Imagine sometime in the future you have ‘slipped the surly bonds of earth and danced the skies on laughter-silvered wings‘. You’re on a long-haul—let’s say London to Hong Kong–in economy with the rest of us. And on one of the best airlines in the world.
The service is excellent, supper was great, and there’s no turbulence to speak of. It’s half-past-ten and you’ve watched two of the latest movies and an old favourite. You’ve walked up and down the cabin four times and done a few stretches. What more could you ask for?
Sleep—blissful sleep. But…. unless you’re four feet tall with double-jointed knees, there’s almost no chance. Not properly. Some of us can get one or two hours of napping until the wrist goes to sleep and cramp attacks your calves. But for the majority of us, a decent night’s sleep is just a dream. (ha-ha!)
Sound familiar? Well, in the future, you might not have to sell your car to afford a business-class seat.
American start-up company Zephyr Aerospace has demonstrated the design of a new airline seat/bed combination called (unsurprisingly) the ‘Zephyr seat’. Not only does it allow everyone in economy to lie flat but also complies with standard social distancing requirements. And no, you won’t need to dive into the cargo hold. So where does the extra space come from? Above your head! (see fig. 1). The overhead bins will need to be removed, and It’s not clear where the carry-on bags will go- presumably in the hold. But that might not be a huge problem given likely new COVID-related restrictions. There are also questions about that ladder and during take-off and landing, but the seats can be retrofitted to existing aircraft, so the design must have potential.
Air New Zealand operates some of the longest flights in the world and is always interested in greater comfort. It looks as if they will begin trialling their ‘Skynest’ concept in 2021. (see fig.2) Modelled on the ‘pod hotel’ accommodation the bunk beds would be 2m long and about 58cm wide and would have a proper pillow, sheets, blankets and a privacy curtain. The idea isn’t quite a lie-flat seat for every economy passenger: ANZ says you’ll need to book and pay—perhaps by the hour—separately from the ticket itself, but it’ll be much cheaper than business class.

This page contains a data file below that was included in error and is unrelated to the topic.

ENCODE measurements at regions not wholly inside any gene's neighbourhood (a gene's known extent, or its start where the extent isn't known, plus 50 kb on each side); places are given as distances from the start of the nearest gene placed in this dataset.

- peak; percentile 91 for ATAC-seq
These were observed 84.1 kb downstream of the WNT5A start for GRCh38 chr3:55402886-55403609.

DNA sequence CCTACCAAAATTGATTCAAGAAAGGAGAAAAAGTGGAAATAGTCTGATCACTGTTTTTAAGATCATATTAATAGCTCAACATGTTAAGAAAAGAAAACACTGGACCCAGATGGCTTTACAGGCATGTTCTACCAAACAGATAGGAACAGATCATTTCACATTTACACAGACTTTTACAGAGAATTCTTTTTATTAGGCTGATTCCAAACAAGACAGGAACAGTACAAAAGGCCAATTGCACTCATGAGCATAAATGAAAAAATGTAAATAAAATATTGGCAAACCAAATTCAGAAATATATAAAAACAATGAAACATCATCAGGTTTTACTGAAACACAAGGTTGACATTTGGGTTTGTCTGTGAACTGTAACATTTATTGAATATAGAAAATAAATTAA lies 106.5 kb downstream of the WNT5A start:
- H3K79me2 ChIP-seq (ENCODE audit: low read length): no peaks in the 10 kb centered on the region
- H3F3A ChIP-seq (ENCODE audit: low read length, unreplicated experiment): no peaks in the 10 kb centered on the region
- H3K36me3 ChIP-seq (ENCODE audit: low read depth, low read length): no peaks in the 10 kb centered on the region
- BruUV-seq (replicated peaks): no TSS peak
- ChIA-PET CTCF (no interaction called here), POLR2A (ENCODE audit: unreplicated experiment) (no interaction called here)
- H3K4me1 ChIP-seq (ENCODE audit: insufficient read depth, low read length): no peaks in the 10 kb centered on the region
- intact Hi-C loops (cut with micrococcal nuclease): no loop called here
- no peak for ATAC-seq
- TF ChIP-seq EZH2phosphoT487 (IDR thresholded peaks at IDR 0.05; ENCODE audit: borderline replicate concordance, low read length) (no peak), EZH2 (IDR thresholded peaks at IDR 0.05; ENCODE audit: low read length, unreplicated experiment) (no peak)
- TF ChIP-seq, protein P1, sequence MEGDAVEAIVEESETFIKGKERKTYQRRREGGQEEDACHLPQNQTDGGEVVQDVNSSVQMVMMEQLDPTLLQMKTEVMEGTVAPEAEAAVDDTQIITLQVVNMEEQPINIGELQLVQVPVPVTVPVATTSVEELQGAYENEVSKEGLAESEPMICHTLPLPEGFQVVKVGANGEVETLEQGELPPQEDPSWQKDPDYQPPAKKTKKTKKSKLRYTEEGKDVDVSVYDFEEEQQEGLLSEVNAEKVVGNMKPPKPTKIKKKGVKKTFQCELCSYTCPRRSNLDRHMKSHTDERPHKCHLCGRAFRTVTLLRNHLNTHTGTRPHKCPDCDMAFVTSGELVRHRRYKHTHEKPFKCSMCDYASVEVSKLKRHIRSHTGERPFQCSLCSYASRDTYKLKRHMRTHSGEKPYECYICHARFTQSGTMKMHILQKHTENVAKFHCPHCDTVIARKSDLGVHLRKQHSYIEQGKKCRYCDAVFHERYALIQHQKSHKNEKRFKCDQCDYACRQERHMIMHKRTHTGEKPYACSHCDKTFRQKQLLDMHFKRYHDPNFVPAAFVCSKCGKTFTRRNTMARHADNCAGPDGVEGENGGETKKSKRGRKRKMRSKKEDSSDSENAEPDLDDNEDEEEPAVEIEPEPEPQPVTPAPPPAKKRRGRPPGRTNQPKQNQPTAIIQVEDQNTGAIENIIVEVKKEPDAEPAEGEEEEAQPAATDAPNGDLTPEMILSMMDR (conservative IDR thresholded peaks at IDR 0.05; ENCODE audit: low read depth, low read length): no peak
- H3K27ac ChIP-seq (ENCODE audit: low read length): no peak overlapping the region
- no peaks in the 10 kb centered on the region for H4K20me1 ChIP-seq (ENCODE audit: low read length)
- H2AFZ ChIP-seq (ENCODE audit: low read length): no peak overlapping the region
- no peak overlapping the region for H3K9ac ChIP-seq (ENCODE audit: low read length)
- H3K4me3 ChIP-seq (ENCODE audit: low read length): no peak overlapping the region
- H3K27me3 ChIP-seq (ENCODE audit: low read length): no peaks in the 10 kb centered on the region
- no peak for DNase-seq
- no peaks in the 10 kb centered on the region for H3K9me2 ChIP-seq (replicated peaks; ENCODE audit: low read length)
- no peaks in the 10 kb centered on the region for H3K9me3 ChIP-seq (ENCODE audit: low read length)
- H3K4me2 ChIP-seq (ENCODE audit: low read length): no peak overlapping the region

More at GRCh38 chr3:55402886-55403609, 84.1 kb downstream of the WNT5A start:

Finally, the Delft University of Technology has developed two systems of seating that convert to bunk beds, one where passengers lie aligned down the length of the cabin and the other at right angles to it. (see fig. 3)
The regular seats fold up to construct the beds—rather like bunk beds for children, or the fold-out sleeper beds on better railway carriages. The beds are intended only for use in the cruise and look as if they need a fair degree of cooperation between passengers.
Although all three proposals give new meaning to the phrase ‘packed in like sardines’, they seem to offer a lot more comfort than current seating that hasn’t changed since the beginning of commercial aviation. I for one would choose the airline that offers any of the above options, provided the prices are similar. What about you?